For Under the Red Hood, Judd Winick put that story on a diet. First of all, no cosmic crises. Too much indigestion. Secondly, he kept the return to Jason Todd linear, without offshoots like Hush getting in the way. He presents the story as chronologically as possible: Batman has a new partner, Robin was captured and murdered by the Joker, then a mysterious man wearing a Red Hood (like the Joker did before he became the Clown Prince of Crime) rapidly takes over Gotham's underworld. I won't elaborate and spoil the minute details, but stripping this story to its bare bones makes it much more emotionally effective, and from a marketing perspective, more universally approachable.
That the action kicks butt certainly helps. The Red Hood is very explosion-happy, but the fisticuffs are what makes this cartoon not your daddy's Batman. From Batman and Nightwing's scrap with Amazo (one of my favorite recent comic book bouts, and one I'm grateful made the transition to film) to the climatic battle royale between Batman, the Red Hood, and the Joker, every blow has fluidity, purpose, and impact. The fighting actually moves the story along, rather than breaks it up to keep your interest, and since both elements are good independently, watching them work together was even better.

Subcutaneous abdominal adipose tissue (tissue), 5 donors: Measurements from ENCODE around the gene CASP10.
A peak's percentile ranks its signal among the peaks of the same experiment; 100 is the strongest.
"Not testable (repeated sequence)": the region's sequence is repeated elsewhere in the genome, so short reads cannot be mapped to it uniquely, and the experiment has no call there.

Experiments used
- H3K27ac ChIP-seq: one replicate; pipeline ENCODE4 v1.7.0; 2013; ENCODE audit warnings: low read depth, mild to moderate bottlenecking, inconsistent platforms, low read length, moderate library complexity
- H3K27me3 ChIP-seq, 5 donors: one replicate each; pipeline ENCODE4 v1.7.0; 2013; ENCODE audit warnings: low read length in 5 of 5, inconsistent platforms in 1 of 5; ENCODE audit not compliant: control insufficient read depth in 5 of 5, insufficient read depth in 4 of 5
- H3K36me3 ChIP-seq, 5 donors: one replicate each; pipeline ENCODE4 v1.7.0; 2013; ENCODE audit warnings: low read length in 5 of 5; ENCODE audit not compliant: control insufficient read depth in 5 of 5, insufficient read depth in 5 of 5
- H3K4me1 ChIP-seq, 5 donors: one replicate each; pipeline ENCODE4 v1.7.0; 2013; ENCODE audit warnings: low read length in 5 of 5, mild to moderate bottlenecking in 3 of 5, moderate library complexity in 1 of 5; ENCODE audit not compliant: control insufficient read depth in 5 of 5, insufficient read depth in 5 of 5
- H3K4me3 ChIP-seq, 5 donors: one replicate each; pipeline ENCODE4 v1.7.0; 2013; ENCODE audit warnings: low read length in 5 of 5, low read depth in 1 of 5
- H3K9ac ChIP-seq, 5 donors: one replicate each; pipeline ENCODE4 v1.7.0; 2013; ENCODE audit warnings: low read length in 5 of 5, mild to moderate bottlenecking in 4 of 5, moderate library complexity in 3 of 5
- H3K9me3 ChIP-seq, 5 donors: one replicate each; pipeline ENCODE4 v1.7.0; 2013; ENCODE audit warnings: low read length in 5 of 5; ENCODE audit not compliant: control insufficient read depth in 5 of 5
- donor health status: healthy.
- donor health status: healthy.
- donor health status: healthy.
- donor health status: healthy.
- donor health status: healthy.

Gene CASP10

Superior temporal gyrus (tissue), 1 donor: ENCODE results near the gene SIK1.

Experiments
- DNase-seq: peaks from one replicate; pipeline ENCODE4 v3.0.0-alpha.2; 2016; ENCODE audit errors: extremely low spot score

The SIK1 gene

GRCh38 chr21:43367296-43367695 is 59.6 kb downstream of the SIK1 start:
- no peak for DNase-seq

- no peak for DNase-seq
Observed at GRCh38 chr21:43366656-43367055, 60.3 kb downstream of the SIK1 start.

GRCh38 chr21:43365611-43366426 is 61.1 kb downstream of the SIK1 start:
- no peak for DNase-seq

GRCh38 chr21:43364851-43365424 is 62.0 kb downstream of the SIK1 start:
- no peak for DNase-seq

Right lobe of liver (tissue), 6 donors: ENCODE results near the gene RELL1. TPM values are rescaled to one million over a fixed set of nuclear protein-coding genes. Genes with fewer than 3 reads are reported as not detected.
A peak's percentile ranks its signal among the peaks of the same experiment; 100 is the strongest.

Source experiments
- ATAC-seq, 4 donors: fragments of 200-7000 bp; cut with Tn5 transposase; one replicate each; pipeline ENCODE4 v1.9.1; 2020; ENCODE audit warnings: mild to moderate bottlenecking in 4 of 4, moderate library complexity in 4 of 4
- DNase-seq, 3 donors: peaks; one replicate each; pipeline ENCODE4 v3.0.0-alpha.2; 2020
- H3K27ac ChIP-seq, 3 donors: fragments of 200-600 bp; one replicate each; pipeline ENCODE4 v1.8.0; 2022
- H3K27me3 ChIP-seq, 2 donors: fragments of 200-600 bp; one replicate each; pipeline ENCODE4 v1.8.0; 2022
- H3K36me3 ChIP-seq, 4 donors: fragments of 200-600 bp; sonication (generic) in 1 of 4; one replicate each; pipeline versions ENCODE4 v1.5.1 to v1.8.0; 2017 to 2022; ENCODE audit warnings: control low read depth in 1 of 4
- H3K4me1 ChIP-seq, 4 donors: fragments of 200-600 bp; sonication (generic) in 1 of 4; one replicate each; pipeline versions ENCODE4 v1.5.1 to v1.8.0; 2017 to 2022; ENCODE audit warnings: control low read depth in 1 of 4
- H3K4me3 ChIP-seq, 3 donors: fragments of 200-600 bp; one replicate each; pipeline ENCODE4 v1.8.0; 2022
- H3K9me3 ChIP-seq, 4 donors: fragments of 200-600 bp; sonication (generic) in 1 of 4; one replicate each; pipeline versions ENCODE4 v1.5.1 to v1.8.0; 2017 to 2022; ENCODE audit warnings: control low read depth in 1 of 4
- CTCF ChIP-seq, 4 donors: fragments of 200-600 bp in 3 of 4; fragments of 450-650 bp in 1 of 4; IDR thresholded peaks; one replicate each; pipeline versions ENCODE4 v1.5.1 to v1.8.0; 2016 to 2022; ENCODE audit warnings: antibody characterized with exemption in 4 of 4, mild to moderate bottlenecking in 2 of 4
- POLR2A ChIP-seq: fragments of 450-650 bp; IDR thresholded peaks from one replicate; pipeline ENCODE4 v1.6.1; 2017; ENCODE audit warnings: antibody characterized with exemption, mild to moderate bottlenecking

I will say, though, that I was amused by how every action sequence ended with a shot of a tight-lipped Batman, trying to process it all. It became redundant and therein kind of hilarious.
The film is quick witted, too, thanks in no small part to Neil Patrick Harris as Nightwing. When you think about it, Dick Grayson is comics' first and most prominent child star, and like NPH he has found a career in adulthood independent of that image. I wasn't as nuts about Joe DiMaggio's Joker as the crowd at the screening was, probably because I, like many others, am used to Mark Hamill's high-pitched inflection and cackle. DiMaggio's Joker was a bit more understated and even-toned; in short, it was masculine, as only DiMaggio could be, and I've never perceived the Joker as something less than a force of nature before.
Now, I'm a sucker for last lines. Forget Dickens' "best of times, worst of times" shtick; anybody can write a poignant first line. I'm most interested in all-encompassing last lines, those that sum up the tone of the piece perfectly, and maybe leave you a bit wanting. I won't ruin it, but Under the Red Hood has it. I feared the typical pan upward toward the Gotham skyline, or the standard swinging superhero sequence, but Winick was wise enough to give us something more, something that practically explains the entire motivation behind the film, not to mention the Batman/Robin partnership. Further, the way he pulls it off really couldn't have been done in the comics, not in established continuity. So, I'm grateful for this retelling. It doesn't make bringing back Jason Todd any less of a stunt . . .
. . . but now it seems a little less sleazy.
Batman: Under the Red Hood will be released on DVD, BluRay, and On Demand July 27.